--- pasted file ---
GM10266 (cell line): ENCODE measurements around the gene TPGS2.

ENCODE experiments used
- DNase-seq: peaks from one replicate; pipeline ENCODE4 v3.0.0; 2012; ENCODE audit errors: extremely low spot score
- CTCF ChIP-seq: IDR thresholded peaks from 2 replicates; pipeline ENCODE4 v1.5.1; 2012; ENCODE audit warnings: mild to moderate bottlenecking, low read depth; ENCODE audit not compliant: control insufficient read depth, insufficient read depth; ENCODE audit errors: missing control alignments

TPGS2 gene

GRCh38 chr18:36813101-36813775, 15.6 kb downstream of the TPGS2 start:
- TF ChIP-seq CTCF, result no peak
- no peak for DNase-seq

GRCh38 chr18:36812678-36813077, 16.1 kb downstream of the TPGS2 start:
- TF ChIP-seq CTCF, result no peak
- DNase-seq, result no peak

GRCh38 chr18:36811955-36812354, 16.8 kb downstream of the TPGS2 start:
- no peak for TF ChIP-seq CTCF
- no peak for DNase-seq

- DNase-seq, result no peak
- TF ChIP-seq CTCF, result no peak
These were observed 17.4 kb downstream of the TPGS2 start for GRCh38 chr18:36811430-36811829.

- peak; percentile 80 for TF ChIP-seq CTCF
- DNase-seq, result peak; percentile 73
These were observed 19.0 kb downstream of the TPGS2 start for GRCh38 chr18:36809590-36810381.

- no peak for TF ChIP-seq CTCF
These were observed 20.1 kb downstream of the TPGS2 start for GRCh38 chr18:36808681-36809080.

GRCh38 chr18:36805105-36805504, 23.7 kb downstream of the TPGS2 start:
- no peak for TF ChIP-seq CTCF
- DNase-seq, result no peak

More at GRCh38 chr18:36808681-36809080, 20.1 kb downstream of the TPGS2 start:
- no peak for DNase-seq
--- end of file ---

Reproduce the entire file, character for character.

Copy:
GM10266 (cell line): ENCODE measurements around the gene TPGS2.

ENCODE experiments used
- DNase-seq: peaks from one replicate; pipeline ENCODE4 v3.0.0; 2012; ENCODE audit errors: extremely low spot score
- CTCF ChIP-seq: IDR thresholded peaks from 2 replicates; pipeline ENCODE4 v1.5.1; 2012; ENCODE audit warnings: mild to moderate bottlenecking, low read depth; ENCODE audit not compliant: control insufficient read depth, insufficient read depth; ENCODE audit errors: missing control alignments

TPGS2 gene

GRCh38 chr18:36813101-36813775, 15.6 kb downstream of the TPGS2 start:
- TF ChIP-seq CTCF, result no peak
- no peak for DNase-seq

GRCh38 chr18:36812678-36813077, 16.1 kb downstream of the TPGS2 start:
- TF ChIP-seq CTCF, result no peak
- DNase-seq, result no peak

GRCh38 chr18:36811955-36812354, 16.8 kb downstream of the TPGS2 start:
- no peak for TF ChIP-seq CTCF
- no peak for DNase-seq

- DNase-seq, result no peak
- TF ChIP-seq CTCF, result no peak
These were observed 17.4 kb downstream of the TPGS2 start for GRCh38 chr18:36811430-36811829.

- peak; percentile 80 for TF ChIP-seq CTCF
- DNase-seq, result peak; percentile 73
These were observed 19.0 kb downstream of the TPGS2 start for GRCh38 chr18:36809590-36810381.

- no peak for TF ChIP-seq CTCF
These were observed 20.1 kb downstream of the TPGS2 start for GRCh38 chr18:36808681-36809080.

GRCh38 chr18:36805105-36805504, 23.7 kb downstream of the TPGS2 start:
- no peak for TF ChIP-seq CTCF
- DNase-seq, result no peak

More at GRCh38 chr18:36808681-36809080, 20.1 kb downstream of the TPGS2 start:
- no peak for DNase-seq